It’s very rare that someone comes to university with a defined career path. A rough idea maybe but clearly defined steps? I doubt it.
I was a prime example of this. I took a Business Studies course that offered multiple pathways and options because I couldn’t quite pin down what I wanted to do with my career. During this course, I found myself increasingly intrigued by some topics and equally completely turned off by others.
Everything I didn’t enjoy or understand during my studies was labelled as a “non-starter” for me. No point in exploring something when you can’t see the value in it, right? Wrong. I only realised this when I went on my placement year as an administrator. This was quite a generic role within the organisation so I had anticipated that I would be completing basic tasks with very little reward.
On the contrary! This placement opened my mind up to the possibilities of learning from your surroundings and tapping into others’ experiences, even when you least expect them to benefit you in the long run. In a Project Management Office, I was exposed to the inner workings of project management, as well as leadership, communication and organisational skills. As I grew in confidence, I asked to be involved in steering group meetings, workshops and presentations, most of which I would have otherwise had no involvement in.
However, attending these meetings in these environments taught me about how to conduct yourself in a professional environment, how to speak to new people and how to take lessons from others’ experience - all really valuable skills when getting ready to move into my career after graduation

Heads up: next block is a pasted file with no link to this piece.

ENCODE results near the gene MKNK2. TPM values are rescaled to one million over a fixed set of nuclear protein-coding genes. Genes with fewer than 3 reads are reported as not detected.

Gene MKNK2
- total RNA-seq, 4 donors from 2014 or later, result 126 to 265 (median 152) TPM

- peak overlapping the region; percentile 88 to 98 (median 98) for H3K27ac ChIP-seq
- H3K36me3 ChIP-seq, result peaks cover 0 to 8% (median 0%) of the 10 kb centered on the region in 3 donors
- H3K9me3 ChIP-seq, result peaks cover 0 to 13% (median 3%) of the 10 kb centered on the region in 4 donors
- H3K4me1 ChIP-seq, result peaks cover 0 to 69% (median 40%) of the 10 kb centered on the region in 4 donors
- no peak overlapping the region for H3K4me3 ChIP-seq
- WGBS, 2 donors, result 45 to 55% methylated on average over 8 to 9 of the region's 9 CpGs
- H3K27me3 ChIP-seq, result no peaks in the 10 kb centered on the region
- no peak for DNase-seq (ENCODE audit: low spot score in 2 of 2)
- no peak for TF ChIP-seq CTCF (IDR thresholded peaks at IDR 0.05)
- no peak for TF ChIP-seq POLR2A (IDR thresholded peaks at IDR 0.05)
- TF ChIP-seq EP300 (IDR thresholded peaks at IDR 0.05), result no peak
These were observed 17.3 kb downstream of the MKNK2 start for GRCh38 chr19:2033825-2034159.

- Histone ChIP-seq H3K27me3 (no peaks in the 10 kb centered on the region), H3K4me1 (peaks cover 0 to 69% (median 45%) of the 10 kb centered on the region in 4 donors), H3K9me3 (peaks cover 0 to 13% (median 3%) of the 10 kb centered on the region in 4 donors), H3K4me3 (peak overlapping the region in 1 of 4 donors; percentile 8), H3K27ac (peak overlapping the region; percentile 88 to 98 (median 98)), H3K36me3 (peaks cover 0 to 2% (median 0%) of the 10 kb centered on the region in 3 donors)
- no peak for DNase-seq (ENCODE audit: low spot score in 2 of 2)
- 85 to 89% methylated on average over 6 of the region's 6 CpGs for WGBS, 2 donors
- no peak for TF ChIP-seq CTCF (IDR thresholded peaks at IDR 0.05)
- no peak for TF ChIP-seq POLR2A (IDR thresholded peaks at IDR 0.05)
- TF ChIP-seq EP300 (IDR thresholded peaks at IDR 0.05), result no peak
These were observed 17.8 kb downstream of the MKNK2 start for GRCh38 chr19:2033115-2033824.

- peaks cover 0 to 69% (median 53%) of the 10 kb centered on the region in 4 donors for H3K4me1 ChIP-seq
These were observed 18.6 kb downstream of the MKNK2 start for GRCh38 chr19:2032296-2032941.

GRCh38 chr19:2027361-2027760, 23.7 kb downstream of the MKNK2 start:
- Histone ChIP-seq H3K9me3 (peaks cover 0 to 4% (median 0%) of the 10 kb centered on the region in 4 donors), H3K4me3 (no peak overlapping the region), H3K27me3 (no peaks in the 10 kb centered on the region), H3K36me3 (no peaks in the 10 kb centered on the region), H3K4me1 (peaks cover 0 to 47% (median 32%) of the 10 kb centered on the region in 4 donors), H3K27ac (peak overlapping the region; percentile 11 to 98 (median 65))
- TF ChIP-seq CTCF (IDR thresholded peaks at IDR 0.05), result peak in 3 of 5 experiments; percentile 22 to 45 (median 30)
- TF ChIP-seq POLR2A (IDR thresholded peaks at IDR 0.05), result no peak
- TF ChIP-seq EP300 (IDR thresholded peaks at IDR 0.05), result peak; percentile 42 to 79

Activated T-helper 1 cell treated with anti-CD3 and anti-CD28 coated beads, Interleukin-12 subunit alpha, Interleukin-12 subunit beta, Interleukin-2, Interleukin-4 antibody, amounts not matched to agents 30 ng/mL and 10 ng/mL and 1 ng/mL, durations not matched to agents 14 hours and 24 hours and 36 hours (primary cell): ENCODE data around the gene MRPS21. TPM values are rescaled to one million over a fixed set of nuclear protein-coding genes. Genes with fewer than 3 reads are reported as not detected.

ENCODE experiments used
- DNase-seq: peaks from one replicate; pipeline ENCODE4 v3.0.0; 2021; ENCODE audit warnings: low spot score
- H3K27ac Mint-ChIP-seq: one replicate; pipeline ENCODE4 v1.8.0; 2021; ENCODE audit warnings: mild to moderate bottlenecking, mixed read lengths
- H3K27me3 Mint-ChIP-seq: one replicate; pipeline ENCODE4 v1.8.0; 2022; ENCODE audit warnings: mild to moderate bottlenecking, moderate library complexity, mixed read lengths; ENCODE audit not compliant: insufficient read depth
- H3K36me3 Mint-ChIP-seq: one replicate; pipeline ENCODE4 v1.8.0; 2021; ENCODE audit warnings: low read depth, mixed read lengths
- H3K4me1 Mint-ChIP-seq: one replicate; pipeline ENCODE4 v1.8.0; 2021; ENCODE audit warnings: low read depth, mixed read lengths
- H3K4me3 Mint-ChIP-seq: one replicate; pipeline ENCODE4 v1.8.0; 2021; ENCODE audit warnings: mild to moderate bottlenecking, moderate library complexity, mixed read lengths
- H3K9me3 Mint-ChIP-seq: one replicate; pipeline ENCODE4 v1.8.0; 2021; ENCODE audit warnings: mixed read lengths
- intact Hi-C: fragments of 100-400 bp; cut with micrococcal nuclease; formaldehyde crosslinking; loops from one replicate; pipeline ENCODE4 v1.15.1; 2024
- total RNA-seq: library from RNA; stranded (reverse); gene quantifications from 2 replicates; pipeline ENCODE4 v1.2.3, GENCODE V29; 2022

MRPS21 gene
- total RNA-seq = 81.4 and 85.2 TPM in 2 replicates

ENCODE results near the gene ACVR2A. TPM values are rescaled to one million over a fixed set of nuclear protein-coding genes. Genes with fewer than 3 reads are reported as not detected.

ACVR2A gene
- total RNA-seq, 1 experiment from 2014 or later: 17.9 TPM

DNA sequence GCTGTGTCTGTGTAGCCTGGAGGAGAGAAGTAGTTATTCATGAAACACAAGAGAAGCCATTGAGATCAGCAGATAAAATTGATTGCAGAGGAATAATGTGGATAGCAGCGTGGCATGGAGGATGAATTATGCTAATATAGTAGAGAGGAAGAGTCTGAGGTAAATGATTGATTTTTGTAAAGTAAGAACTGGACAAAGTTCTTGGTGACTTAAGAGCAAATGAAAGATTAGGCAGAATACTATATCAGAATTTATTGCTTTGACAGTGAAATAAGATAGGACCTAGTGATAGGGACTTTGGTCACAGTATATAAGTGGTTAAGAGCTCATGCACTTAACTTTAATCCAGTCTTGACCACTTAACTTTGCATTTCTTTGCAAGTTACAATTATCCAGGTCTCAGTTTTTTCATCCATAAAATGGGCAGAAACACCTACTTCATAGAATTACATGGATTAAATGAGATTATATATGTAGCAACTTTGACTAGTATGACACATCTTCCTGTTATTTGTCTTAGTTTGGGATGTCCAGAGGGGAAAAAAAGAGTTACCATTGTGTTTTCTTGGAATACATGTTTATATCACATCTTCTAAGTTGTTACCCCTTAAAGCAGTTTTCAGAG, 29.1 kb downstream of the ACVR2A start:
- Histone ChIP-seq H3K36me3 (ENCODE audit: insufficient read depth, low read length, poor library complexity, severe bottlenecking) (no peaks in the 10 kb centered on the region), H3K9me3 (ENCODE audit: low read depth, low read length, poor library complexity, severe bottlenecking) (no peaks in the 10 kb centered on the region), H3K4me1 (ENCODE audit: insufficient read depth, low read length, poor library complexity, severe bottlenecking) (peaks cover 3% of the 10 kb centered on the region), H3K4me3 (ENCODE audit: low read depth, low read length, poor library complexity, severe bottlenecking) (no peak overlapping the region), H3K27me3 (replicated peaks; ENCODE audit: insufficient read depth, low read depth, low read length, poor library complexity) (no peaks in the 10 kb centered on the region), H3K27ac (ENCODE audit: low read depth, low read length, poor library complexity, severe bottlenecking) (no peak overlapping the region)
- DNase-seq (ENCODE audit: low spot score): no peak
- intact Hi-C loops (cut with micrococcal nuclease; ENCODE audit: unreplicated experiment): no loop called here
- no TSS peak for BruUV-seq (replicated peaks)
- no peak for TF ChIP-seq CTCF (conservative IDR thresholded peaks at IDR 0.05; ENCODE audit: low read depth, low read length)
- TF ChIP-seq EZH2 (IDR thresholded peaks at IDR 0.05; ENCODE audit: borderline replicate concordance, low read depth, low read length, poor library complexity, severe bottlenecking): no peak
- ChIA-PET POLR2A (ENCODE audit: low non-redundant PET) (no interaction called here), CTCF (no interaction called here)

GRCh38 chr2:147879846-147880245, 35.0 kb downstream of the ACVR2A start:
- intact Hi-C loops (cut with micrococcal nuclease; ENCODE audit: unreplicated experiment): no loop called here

Sure enough, these new connections started to give me more opportunities. I became a Mental Health First Aider, a Business Society committee member, founder of an internal placement scheme for placement students and a CMI Student Ambassador. These later opened doors for me that I couldn’t have dreamt existed before university. Winning awards and attending conferences wasn’t what I was used to!
What it proves, and what I hope you can take from reading this, is that sometimes, when there isn’t even a door to knock for opportunity on, try the cat flap. Try another house. Maybe even open a window. But there is value in everything if you look for it.
Now I’m a project management officer at a Local Enterprise Partnership, studying and working on something I am genuinely passionate about and want to progress in. It’s okay to not know where you’re at now but give everything a try and the career path will eventually reveal itself.
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